If you've ever taken a lunchtime stroll in Lower Manhattan, you've seen them: Sightseers (and locals, too) with their eyes raised skyward, watching the construction of One World Trade Center. Annoying to some, but revealing to photographer Keith Goldstein—whose photo essay Looking On captures the craning.
Goldstein is a professional photographer who has worked in Lower Manhattan for years—he was there when the original WTC fell, and has watched its replacement slowly emerge over the past 13 years. In fact, it was on his own lunchtime walks around the neighborhood that he shot the series.
According to Goldstein, the photos aren't about tourists as much as they are the range of reactions that the new building evokes:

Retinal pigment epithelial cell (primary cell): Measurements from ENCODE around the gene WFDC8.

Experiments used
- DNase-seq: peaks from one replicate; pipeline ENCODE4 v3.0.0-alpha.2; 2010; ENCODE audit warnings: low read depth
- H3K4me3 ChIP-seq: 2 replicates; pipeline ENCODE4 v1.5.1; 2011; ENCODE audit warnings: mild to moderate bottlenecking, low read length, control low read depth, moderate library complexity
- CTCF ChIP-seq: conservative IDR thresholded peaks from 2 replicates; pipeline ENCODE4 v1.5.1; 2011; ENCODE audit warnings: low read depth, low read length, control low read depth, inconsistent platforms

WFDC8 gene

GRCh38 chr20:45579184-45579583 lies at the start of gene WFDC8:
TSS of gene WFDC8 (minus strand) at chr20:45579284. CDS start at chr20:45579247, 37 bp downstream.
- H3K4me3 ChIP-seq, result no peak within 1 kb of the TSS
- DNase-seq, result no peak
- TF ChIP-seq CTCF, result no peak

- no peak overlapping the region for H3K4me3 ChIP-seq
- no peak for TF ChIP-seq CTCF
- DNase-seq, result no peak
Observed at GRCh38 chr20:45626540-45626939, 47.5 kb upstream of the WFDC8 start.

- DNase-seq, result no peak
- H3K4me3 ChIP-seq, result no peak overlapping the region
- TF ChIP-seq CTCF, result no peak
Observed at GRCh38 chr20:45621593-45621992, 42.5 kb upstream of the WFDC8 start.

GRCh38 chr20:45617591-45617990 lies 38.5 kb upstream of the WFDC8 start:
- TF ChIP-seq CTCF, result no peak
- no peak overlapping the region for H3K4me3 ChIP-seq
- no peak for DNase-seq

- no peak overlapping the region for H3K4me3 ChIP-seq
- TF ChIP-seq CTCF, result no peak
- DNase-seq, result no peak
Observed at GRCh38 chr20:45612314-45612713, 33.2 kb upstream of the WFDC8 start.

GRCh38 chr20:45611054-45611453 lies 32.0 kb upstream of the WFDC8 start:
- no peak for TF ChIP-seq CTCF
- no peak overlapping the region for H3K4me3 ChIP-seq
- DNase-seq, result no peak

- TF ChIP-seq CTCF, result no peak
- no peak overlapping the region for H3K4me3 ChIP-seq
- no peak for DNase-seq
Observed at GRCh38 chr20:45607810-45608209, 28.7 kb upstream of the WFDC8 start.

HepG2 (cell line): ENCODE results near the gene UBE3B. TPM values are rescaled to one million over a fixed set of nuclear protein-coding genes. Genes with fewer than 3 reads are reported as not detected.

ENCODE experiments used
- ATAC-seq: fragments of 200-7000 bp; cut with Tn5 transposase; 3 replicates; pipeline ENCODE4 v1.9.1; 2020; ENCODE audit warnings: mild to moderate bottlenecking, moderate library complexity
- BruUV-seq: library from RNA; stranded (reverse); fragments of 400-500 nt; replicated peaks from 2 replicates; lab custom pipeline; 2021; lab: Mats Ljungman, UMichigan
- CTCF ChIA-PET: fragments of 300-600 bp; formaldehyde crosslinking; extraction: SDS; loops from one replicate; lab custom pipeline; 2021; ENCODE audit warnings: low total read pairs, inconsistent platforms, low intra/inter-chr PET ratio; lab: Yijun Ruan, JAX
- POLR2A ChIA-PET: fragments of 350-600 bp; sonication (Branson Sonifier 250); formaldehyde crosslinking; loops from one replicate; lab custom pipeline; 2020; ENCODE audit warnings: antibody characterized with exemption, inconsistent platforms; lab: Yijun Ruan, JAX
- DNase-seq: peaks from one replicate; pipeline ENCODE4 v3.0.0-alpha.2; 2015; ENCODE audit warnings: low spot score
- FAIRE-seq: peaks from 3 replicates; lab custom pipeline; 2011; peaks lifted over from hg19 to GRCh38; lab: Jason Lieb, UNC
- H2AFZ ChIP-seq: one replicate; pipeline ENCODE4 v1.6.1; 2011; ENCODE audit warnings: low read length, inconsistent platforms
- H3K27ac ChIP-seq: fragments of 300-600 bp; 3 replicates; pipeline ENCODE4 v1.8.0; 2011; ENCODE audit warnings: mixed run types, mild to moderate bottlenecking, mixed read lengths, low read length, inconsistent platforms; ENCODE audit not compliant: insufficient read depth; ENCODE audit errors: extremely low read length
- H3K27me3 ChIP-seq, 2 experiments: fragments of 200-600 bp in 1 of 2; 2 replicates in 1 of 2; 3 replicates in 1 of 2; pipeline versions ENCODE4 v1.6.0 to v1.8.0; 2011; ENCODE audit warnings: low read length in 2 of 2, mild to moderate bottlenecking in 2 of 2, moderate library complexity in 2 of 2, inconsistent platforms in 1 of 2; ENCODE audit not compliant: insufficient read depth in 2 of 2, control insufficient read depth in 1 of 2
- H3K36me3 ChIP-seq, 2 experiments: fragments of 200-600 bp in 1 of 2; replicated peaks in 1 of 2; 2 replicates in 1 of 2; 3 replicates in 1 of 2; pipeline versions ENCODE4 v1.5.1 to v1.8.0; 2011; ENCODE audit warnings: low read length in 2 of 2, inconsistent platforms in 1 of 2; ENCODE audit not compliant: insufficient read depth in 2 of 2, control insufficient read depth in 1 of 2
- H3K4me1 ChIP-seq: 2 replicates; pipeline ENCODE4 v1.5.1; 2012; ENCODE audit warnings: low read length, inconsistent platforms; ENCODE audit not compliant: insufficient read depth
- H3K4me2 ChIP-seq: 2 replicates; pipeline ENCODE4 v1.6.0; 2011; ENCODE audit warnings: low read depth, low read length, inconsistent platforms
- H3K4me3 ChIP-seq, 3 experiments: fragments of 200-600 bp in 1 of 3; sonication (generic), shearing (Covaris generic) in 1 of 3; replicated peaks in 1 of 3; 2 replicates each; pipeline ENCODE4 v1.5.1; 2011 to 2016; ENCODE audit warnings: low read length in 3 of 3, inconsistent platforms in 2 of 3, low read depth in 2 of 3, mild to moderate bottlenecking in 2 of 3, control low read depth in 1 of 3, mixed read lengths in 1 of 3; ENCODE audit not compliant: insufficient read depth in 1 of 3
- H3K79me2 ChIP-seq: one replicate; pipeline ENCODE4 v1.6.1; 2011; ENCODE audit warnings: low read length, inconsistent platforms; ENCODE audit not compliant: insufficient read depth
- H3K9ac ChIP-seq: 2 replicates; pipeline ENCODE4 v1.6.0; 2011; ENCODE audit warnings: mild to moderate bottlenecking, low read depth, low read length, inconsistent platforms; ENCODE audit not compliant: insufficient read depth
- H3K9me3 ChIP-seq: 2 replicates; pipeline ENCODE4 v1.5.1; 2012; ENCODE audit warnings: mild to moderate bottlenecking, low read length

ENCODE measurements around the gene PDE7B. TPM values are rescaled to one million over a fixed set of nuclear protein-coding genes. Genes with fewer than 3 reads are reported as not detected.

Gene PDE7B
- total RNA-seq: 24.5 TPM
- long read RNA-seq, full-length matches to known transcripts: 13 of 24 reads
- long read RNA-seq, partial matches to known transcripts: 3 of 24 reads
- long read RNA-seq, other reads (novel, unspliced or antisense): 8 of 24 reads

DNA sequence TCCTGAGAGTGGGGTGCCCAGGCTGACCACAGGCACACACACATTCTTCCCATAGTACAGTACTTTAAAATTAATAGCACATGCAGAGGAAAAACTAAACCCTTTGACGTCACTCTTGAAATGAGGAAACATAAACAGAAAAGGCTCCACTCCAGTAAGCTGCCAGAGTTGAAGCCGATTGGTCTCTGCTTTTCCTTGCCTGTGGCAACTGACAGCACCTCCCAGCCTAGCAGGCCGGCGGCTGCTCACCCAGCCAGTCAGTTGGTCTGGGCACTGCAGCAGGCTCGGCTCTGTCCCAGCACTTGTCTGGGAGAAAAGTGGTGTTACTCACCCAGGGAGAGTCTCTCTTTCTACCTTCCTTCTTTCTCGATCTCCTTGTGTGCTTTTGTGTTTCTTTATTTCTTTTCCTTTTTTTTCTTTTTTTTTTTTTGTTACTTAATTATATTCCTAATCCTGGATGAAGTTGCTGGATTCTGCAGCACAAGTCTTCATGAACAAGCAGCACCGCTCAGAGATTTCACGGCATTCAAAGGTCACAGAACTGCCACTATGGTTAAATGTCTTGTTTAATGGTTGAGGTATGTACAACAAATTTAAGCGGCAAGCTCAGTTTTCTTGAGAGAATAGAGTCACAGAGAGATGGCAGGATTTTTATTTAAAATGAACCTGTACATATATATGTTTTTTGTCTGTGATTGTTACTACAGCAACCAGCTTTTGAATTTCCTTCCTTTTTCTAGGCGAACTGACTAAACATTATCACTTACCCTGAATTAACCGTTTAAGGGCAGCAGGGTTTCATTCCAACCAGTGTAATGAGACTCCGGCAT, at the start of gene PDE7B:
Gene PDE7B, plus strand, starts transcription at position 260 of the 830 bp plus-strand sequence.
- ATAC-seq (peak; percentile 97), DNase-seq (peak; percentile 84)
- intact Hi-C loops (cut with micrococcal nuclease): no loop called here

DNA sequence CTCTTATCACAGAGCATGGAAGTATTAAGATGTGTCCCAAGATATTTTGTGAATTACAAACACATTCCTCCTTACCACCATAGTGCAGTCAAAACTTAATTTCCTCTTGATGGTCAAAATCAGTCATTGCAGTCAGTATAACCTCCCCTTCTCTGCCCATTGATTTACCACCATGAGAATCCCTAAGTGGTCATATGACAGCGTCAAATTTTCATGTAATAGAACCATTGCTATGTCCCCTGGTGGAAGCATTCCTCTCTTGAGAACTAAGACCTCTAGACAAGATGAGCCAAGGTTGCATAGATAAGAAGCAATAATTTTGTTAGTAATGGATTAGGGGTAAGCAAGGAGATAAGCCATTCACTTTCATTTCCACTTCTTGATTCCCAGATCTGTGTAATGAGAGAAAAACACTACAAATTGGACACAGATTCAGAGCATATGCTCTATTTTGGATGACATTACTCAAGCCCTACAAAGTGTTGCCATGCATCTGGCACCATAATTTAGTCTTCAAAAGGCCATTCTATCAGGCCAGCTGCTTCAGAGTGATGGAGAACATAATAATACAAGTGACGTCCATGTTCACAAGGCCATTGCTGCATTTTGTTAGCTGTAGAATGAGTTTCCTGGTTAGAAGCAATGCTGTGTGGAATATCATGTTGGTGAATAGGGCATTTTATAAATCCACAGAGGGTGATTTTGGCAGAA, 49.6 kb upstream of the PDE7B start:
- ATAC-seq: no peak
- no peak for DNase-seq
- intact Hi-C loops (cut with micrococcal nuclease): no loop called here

My intention was to capture a thought provoking collection of expressions, emotions, and the diverse ethnic make-up of the visitors. To see how they reacted to what they were seeing – a place where people perished and a new place that was being rebuilt out of the ruins.
The effect is a little like watching people watch a tennis game—there are a few truly vacant expressions, though even those are funny in their own way. But the really great thing about Looking On is how it captures something about a building—about buildings—that an architectural photograph never could.